Anaesthesia

Initially, each rat was weighed on a digital scale (Urano model UDI 2500/0.5; Urano, Canoas, RS, Brazil) to calculate the dose of anaesthetic. This procedure was performed with an intraperitoneal injection of a mixture of 20 mg/ml xylazine hydrochloride (0.05 ml/100 g), a sedative, analgesic, and muscle relaxant, with 50 mg/ml ketamine hydrochloride (0.1 ml/100 g), an anaesthetic for veterinary use. Animals from the respective groups, chosen randomly, were successively anesthetized.

Injection of the material

When sedation was evident, the animal was placed on a surgical table in supine position and its paws tied with the use of elastic strips. The tongue was pulled out with tweezers to expose the ventral tongue region. Using a disposable insulin syringe (1/2 in. 26G; 13 mm × 0.45 mm), 0.05 ml of each material (group 1: 2% PMMA; group 2: 30% PMMA; and group 3: 0.9% NaCl) was injected into the right ranine vein (lingual vein), which is located lateral to the lingual frenulum. The needle was inclined as parallel as possible to the mucosa, with the bevel facing up.

Clinical evaluation

Before euthanasia, the animals were weighed and sedated in such a way that the tongues could be clinically evaluated. The clinical examination sought to identify possible tissue alterations, such as swelling, nodules, ulceration, necrosis, and/or suppuration.

Euthanasia

After injection of the material, animals were sacrificed and terminally bled by cardiac puncture at the respective monitoring periods.

Sample processing

Immediately before euthanasia, the animals were anesthetized via isoflurane inhalation. After anaesthesia, a thoracotomy was performed and blood samples collected without haemolysis by cardiac puncture. Samples were centrifuged at 8000 rpm at 4 °C to separate serum. The animals underwent necropsy; their right kidney, right lung, and liver were removed, weighed, and microscopically analyzed. The submandibular lymph nodes and the tongue were removed and examined microscopically. Sample fixation was carried out with the use of 10% neutral-buffered formalin for a minimum of 24 h. Samples of the tongue, lymph nodes, right lung, right kidney, and liver were sectioned longitudinally into two fragments. The inclusion was performed so that the edge of the sample had its long axis parallel to the paraffin block section. For each specimen, there was one histological section of 6 μm per slide, which was stained with haematoxylin and eosin (H&E).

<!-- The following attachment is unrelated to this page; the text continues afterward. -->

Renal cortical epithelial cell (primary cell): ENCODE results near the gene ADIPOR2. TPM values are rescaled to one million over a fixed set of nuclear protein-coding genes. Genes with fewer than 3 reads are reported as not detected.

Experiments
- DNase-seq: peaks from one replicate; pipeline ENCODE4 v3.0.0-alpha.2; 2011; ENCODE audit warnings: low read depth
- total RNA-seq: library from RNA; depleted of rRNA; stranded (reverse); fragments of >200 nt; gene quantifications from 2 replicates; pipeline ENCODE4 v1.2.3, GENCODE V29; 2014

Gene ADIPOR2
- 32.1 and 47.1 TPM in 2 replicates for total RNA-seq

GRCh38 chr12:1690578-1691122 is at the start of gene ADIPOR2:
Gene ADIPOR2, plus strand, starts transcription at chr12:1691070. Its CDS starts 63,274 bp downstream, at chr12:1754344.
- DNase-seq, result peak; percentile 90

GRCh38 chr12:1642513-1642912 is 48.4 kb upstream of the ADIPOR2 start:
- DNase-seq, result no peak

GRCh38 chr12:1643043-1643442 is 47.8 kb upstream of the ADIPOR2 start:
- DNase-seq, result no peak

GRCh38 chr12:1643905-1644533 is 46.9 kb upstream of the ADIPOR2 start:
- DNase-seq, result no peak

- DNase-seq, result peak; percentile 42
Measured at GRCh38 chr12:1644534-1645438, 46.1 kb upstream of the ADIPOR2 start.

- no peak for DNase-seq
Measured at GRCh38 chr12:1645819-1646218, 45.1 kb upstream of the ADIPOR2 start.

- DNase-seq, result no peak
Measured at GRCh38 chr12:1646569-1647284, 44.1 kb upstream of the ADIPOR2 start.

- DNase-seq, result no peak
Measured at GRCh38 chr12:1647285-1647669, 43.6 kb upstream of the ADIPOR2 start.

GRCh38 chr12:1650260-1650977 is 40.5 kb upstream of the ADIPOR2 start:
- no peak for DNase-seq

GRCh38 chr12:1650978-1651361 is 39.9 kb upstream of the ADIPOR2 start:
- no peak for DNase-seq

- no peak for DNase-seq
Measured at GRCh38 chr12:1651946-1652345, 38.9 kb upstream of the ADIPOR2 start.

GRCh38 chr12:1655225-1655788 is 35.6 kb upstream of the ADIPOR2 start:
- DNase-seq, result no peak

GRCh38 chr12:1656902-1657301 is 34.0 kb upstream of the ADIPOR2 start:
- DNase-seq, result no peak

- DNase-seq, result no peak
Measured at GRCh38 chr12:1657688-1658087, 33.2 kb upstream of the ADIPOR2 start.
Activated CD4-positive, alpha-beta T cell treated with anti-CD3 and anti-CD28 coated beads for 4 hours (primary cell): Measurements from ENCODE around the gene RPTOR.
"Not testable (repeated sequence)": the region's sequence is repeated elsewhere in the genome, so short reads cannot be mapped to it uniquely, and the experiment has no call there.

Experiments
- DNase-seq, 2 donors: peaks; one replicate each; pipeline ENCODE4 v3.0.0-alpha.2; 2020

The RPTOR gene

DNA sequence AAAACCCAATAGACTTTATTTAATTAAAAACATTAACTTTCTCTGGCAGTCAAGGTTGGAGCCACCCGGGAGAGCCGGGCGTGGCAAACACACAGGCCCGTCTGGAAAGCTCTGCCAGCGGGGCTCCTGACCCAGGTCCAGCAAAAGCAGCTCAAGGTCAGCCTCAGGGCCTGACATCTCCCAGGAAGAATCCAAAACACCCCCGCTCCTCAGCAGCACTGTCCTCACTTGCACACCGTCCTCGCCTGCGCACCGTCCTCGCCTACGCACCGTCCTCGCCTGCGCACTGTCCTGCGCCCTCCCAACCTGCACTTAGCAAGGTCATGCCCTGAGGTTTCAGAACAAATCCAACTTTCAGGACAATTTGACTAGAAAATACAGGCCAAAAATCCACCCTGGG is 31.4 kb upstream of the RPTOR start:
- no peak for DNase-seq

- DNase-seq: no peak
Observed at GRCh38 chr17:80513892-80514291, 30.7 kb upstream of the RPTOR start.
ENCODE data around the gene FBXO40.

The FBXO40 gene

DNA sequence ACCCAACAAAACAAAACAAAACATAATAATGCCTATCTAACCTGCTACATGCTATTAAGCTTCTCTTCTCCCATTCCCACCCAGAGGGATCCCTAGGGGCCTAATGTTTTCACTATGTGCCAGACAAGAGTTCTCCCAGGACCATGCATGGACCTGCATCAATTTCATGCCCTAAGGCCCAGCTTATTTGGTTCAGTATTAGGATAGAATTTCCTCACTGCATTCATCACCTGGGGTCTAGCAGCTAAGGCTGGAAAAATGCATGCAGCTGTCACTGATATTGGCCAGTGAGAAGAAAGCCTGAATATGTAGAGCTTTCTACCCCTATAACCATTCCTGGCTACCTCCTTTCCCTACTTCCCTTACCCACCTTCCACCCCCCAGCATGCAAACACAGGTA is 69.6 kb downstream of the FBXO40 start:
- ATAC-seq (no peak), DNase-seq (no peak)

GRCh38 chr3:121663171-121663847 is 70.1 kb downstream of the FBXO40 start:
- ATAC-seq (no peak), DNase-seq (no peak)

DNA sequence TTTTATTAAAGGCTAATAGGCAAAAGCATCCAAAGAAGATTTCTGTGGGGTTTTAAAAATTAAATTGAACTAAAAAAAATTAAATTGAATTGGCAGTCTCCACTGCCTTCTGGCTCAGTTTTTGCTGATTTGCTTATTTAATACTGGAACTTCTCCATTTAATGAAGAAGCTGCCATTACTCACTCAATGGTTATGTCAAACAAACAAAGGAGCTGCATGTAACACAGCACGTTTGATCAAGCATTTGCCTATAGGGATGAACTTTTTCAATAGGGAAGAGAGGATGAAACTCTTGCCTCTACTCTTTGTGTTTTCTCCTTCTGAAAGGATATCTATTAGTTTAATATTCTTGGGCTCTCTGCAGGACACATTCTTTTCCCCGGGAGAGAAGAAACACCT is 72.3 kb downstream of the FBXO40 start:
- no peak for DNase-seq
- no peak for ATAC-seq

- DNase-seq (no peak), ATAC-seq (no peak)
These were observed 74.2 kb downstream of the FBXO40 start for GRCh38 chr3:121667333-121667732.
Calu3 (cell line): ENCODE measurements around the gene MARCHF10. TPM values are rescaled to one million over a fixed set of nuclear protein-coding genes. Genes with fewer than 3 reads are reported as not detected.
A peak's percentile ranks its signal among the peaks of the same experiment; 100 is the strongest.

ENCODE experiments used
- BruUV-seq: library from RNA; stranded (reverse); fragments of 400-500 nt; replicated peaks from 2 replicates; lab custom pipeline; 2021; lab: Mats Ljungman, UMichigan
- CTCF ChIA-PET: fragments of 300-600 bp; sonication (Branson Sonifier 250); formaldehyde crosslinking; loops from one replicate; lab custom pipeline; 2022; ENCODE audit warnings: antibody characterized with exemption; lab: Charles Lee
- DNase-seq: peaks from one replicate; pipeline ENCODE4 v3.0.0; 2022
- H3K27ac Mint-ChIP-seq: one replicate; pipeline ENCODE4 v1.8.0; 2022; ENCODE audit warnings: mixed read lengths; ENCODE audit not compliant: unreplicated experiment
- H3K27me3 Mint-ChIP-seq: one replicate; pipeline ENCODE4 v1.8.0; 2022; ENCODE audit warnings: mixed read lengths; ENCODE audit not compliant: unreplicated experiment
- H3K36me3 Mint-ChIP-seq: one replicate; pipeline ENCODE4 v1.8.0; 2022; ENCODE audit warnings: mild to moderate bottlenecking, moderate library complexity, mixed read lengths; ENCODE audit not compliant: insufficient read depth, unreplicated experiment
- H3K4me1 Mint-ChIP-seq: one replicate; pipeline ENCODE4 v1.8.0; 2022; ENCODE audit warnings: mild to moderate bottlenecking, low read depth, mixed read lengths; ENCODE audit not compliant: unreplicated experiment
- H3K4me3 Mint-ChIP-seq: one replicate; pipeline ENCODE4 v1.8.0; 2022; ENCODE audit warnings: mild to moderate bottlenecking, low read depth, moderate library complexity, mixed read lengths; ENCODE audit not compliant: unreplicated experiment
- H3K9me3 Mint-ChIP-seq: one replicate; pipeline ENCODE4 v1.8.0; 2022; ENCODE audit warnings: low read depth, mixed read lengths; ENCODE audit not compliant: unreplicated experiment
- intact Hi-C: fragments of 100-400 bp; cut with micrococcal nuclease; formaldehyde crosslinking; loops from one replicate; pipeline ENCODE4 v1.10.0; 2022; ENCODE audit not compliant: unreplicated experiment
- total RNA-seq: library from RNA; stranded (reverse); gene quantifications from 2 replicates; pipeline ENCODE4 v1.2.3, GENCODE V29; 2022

Histological evaluation

The analysis of the slides was carried out in a blinded fashion (using masks for all the evaluated slides) by an examiner who had previously been calibrated. The analysis of histological sections was conducted in the pathology unit using a biological microscope (Zeiss Axioskop 40, Carl Zeiss, Jena, Germany) coupled to a camera (Cool SNAP-Pro cf, Media Cybernetics, Bethesda, MD, USA) connected to a Dell Optiplex GX620 computer (Dell, Round Rock, TX, USA), at 100×, 200×, and 400× magnifications. Images of the tongue samples were transferred to Image-Pro Plus, version 4.5.1 (Media Cybernetics, Inc.; 2005). Some slides were analyzed with a fixed stage microscope for electrophysiological research (ECLIPSE FN1, Nikon, Tokyo, Japan) for phase contrast microscopy.

Inflammatory reaction of the tongue

Histological evaluation of the tongue was performed with an analysis of the presence or absence of lymphocytes, plasma cells, macrophages, giant cells, neutrophils, eosinophils, oedema, and hyperemia, at 200× magnification.

Migration

The microscopic evaluation of migration was based on the presence or absence of microspheres in the submandibular lymph node, right kidney, right lung, and liver of each animal.

Histological scoring of liver injury

Liver tissue was scored for histological necrosis and inflammation according to the modified activity index (HAI) grading.

Histological scoring of kidney and lung injury

Kidney and lung were evaluated based on the presence or absence of an inflammatory reaction.

Serum analysis

Serum was subjected to liver and kidney function tests. Aspartate aminotransferase (AST) and alanine aminotransferase (ALT) activity in serum was quantitatively measured using a VITROS DT60 Chemistry System (Ortho Clinical Diagnostics, Rochester, NY, USA) by a kinetic reaction with multiple measuring points. The serum creatinine level was determined by two-point kinetic method (Labtest Diagnostics, Lagoa Santa, MG, Brazil). Samples were processed in an automatic biochemical system (Vitros Fusion 5.1; Ortho Clinical Diagnostics, Rochester, NY, USA), using specific reagents for each test. The tests were performed in the clinical laboratory.

Statistical analysis

All data were tabulated and analyzed using SPSS 17 software (SPSS Inc., Chicago, IL, USA), with a two-way analysis of variance (ANOVA) parametric test, complemented by the Bonferroni correction test, at a significance level of 5%.

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Jan 19, 2018 | Posted by in Oral and Maxillofacial Surgery | Comments Off on Polymethylmethacrylate dermal fillers: evaluation of the systemic toxicity in rats